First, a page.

While working at Two Bit Circus, we had a need for a large welding table. Something that could fixture some large structures down. Since our games can be roughly 10′ wide, it made sense to make welding table 10′ wide to accommodate us. I decided on a slatted welding table so we could clamp almost anywhere. The hope is that a slatted table won’t gather as much clutter, as people can’t set things down as easily. We’ll see.

I bought my materials and started to cut it all out. First I cut out 6″ x 2″ rectangle tubes with 1/4″ wall thickness. I wanted this table to be heavy and sturdy. I used a fixture to weld 1/2″ bolts on the bottom of every slat. These bolts would run through corresponding holes on some channel steel that ran the length of the table. Nuts above and below the channel could be adjusted to change the height of the slats. This will be important later.

I made the frame out of beefy tube steel, and some structural c-channel. I measured it all out and drilled the holes in the channel ahead of time. It’s much easier to wrangle the steel under the drill press BEFORE welding it together. I finished the main structure with some smaller gussets to support the c-channel. I had to place them accurately to avoid the holes that I just drilled. I had to think about access for the wrench to tighten the nuts as well, but it ended up being pretty straight forward.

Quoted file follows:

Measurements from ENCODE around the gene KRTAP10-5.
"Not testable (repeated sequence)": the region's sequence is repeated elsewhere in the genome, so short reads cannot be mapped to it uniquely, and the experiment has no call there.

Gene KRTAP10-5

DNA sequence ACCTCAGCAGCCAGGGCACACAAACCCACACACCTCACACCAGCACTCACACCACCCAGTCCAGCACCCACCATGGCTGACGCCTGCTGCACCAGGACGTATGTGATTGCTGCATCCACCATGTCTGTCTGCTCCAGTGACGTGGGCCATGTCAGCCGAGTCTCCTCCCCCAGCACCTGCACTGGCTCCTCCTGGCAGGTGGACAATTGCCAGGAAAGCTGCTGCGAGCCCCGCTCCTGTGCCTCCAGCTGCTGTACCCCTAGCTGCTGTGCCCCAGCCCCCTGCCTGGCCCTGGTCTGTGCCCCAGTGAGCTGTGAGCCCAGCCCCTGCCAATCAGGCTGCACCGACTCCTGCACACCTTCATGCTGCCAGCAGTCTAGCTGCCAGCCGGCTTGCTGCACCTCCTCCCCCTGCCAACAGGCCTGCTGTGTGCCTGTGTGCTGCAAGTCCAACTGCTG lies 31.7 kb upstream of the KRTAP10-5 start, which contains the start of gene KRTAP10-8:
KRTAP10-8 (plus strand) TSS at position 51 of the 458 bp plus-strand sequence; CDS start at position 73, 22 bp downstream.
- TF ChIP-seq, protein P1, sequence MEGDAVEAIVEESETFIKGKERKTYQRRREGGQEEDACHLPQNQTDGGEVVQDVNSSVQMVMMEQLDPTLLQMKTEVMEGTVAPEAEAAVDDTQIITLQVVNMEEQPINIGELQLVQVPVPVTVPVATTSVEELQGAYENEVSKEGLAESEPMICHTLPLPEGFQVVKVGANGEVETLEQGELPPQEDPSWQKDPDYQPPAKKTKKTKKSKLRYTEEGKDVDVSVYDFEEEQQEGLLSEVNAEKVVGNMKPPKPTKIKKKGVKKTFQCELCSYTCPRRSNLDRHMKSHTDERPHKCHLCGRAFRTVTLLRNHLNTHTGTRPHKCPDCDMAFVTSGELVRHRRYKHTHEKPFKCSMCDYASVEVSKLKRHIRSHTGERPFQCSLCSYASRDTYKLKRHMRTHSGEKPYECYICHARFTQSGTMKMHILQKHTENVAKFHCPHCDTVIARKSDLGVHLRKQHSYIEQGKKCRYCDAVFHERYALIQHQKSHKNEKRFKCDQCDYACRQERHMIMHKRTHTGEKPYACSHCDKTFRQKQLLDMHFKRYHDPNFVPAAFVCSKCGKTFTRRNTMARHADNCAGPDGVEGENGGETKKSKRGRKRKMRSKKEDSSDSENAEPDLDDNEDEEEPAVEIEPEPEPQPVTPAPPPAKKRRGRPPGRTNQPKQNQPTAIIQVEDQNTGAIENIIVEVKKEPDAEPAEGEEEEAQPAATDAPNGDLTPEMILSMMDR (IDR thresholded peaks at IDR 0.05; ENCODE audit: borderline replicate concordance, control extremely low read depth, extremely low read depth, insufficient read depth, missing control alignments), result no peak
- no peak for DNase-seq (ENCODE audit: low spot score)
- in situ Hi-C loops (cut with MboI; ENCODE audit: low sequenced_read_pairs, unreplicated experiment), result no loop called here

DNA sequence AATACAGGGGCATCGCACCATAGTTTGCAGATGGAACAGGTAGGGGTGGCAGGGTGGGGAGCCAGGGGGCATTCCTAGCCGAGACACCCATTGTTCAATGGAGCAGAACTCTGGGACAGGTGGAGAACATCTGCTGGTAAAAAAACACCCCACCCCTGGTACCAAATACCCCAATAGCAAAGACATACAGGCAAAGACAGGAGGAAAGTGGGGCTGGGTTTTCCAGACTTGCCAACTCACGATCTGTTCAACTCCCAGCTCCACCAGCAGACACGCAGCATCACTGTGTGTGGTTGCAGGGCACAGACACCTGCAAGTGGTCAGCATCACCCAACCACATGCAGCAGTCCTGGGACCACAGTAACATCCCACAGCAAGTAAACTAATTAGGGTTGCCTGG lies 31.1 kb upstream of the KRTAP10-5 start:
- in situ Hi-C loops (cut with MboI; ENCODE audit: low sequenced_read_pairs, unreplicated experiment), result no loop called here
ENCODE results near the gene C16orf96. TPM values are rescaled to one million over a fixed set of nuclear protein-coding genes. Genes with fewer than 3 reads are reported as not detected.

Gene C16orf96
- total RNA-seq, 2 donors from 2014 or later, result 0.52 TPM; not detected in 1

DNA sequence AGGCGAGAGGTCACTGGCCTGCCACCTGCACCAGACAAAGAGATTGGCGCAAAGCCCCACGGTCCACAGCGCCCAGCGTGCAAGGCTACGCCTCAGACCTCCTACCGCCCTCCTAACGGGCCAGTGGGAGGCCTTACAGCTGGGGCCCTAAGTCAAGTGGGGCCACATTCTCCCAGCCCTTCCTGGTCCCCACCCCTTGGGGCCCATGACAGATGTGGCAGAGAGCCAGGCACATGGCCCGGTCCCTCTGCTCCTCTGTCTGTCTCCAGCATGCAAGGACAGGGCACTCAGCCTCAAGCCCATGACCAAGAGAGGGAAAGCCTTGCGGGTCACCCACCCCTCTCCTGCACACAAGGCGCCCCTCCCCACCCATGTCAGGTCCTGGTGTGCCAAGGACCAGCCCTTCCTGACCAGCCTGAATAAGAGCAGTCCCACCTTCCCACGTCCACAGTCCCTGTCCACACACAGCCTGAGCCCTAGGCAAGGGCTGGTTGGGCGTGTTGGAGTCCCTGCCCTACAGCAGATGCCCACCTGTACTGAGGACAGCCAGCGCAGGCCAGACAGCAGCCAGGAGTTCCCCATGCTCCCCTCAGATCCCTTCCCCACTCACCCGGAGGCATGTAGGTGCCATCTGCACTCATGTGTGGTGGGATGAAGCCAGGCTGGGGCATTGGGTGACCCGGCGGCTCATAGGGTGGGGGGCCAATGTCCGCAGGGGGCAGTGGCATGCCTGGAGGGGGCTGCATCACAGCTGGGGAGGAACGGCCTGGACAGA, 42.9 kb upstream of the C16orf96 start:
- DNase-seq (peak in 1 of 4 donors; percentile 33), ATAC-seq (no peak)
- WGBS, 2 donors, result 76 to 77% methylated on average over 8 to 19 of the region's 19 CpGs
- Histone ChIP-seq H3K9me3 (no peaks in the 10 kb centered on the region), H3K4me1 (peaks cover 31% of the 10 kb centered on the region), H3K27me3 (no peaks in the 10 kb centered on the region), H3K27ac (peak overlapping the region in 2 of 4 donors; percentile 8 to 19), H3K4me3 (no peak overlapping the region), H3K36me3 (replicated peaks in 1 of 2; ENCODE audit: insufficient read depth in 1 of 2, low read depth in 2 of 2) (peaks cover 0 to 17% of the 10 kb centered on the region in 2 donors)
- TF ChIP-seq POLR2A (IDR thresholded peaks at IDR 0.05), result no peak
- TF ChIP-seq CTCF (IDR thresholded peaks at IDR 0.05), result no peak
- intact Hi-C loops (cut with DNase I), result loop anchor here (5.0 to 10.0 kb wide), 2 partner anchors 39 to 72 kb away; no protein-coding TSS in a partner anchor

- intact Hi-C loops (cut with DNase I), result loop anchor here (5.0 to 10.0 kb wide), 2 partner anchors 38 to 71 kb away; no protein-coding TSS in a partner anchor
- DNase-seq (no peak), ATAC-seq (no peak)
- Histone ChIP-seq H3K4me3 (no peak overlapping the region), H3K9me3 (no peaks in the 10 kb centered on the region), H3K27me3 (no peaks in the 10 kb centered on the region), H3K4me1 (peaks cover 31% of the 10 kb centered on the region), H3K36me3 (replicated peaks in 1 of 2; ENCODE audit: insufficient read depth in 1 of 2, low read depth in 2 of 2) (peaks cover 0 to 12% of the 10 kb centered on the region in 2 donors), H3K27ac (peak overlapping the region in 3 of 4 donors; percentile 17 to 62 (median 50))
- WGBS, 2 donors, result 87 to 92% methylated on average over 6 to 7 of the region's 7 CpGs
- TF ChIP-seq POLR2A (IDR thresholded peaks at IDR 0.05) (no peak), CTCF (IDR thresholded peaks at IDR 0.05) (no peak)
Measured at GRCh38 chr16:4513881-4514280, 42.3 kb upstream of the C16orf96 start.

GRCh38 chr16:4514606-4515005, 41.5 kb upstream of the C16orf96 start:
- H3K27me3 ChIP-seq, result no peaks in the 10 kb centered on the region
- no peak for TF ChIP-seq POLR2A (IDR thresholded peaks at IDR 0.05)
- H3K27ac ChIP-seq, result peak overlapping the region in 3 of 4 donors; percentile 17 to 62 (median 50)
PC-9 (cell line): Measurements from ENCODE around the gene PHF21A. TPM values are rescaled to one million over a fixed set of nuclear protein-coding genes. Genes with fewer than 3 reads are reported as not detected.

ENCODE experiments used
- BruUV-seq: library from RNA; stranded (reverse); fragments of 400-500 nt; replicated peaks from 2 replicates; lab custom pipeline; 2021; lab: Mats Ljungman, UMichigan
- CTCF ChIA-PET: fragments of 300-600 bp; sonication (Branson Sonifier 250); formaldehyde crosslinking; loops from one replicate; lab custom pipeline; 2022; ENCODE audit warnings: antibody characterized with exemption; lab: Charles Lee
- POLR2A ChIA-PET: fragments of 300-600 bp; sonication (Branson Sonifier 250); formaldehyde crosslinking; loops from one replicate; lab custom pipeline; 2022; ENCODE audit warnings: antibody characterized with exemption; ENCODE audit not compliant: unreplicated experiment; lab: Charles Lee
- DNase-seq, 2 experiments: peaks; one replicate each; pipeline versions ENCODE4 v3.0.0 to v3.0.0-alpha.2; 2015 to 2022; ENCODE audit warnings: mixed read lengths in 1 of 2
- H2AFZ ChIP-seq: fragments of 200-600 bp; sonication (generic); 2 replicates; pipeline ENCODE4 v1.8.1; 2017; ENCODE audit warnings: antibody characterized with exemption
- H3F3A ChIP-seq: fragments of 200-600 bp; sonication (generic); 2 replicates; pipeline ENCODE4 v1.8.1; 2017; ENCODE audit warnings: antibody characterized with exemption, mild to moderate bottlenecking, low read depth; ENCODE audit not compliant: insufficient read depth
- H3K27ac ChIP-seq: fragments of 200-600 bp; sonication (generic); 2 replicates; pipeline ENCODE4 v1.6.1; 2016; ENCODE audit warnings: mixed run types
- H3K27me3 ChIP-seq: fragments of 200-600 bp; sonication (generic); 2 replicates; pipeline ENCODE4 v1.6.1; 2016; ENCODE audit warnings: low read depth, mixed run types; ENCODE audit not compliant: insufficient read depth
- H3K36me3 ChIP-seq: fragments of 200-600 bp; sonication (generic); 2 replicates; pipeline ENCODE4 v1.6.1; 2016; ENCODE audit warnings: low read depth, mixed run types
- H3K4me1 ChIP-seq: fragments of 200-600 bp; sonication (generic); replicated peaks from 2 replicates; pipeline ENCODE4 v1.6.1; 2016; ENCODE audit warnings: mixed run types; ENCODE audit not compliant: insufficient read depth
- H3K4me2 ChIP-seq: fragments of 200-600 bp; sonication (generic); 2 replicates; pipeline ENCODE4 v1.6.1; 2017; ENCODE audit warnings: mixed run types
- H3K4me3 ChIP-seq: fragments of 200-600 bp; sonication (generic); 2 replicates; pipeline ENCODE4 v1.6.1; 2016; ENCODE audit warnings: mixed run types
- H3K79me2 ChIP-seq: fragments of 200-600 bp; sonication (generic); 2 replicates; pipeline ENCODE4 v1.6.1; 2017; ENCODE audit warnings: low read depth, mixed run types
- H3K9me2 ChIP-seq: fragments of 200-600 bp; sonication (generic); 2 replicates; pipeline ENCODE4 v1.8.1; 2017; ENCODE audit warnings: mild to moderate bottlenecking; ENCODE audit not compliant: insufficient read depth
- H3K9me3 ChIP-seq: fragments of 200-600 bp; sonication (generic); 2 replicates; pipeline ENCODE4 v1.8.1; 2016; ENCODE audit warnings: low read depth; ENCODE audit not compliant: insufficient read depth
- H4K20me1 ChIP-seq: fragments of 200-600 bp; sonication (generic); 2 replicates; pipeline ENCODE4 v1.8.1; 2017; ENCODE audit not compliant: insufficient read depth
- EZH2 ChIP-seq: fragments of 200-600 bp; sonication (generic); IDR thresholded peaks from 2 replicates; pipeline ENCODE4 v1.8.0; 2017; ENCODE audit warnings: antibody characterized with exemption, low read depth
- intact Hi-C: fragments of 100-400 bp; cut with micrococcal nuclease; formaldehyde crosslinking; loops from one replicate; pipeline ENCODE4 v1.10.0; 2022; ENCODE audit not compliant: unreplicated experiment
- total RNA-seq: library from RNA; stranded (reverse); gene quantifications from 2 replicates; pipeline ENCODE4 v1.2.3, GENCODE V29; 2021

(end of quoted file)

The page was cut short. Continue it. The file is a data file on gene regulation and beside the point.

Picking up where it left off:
I added a big cross beam that tied the legs together, but I didn’t snap a photo before flipping the whole thing over. I also added some very industrial casters. They have built in leveling feet that can be lowered down to pick the table off of it’s wheels, but we mostly keep the table on wheels so it can be moved around the shop as needed.

Once I got the main structure flipped over I added the slats. (Lots of nuts to spin on!) All of the holes lined up beautifully. However, there was a significant bow in the c channel steel, making it so the table top isn’t near flat. But, we have a solution!

I stretched a string along the top of the table, only supported by a couple pieces of scrap aluminum extrusion on each end. I could then check each slat with a third piece of extrusion material. I’d slid it under the string and I would raise or lower the nuts until it just touched the string. I spent one or two hours adjusting the four nuts of each slat. I was able to get all of the slats in the same plane, and even remove a little bit of twist in the slats as needed. Luckily, it probably won’t need such adjusting again.

The end result is a strong, large, flat welding table that rolls easily around the shop. It’s easy to clamp down material with Strong Arm F clamps. It’s not so precious that you would worry about welding a fixture to it, but it’s flat enough to be trusted to make accurate parts. Definitely not aircraft grade, but good enough for an arcade game.